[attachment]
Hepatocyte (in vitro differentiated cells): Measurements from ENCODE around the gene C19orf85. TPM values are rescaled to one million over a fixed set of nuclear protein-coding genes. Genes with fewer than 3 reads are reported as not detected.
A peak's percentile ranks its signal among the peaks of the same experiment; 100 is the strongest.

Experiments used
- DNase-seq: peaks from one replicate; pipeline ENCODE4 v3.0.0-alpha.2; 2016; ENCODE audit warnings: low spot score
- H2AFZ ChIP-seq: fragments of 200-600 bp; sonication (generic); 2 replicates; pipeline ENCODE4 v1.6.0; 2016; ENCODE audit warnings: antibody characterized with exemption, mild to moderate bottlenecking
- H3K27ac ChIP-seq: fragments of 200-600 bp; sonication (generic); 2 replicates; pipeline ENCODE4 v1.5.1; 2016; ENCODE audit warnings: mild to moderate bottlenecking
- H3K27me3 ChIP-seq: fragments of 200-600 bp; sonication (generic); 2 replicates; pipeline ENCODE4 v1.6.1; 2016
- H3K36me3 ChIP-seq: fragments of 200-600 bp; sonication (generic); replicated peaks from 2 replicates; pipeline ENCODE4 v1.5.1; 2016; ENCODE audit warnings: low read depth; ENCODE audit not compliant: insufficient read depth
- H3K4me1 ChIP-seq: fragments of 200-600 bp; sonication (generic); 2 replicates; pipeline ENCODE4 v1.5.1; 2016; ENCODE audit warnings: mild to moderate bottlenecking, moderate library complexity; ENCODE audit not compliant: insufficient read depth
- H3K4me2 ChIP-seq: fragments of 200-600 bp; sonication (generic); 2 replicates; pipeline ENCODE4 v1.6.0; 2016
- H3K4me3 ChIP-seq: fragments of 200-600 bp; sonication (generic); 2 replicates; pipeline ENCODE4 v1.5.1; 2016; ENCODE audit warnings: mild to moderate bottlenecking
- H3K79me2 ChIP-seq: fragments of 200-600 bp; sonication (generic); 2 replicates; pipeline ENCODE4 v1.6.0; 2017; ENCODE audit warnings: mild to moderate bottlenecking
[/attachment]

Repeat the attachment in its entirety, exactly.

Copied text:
Hepatocyte (in vitro differentiated cells): Measurements from ENCODE around the gene C19orf85. TPM values are rescaled to one million over a fixed set of nuclear protein-coding genes. Genes with fewer than 3 reads are reported as not detected.
A peak's percentile ranks its signal among the peaks of the same experiment; 100 is the strongest.

Experiments used
- DNase-seq: peaks from one replicate; pipeline ENCODE4 v3.0.0-alpha.2; 2016; ENCODE audit warnings: low spot score
- H2AFZ ChIP-seq: fragments of 200-600 bp; sonication (generic); 2 replicates; pipeline ENCODE4 v1.6.0; 2016; ENCODE audit warnings: antibody characterized with exemption, mild to moderate bottlenecking
- H3K27ac ChIP-seq: fragments of 200-600 bp; sonication (generic); 2 replicates; pipeline ENCODE4 v1.5.1; 2016; ENCODE audit warnings: mild to moderate bottlenecking
- H3K27me3 ChIP-seq: fragments of 200-600 bp; sonication (generic); 2 replicates; pipeline ENCODE4 v1.6.1; 2016
- H3K36me3 ChIP-seq: fragments of 200-600 bp; sonication (generic); replicated peaks from 2 replicates; pipeline ENCODE4 v1.5.1; 2016; ENCODE audit warnings: low read depth; ENCODE audit not compliant: insufficient read depth
- H3K4me1 ChIP-seq: fragments of 200-600 bp; sonication (generic); 2 replicates; pipeline ENCODE4 v1.5.1; 2016; ENCODE audit warnings: mild to moderate bottlenecking, moderate library complexity; ENCODE audit not compliant: insufficient read depth
- H3K4me2 ChIP-seq: fragments of 200-600 bp; sonication (generic); 2 replicates; pipeline ENCODE4 v1.6.0; 2016
- H3K4me3 ChIP-seq: fragments of 200-600 bp; sonication (generic); 2 replicates; pipeline ENCODE4 v1.5.1; 2016; ENCODE audit warnings: mild to moderate bottlenecking
- H3K79me2 ChIP-seq: fragments of 200-600 bp; sonication (generic); 2 replicates; pipeline ENCODE4 v1.6.0; 2017; ENCODE audit warnings: mild to moderate bottlenecking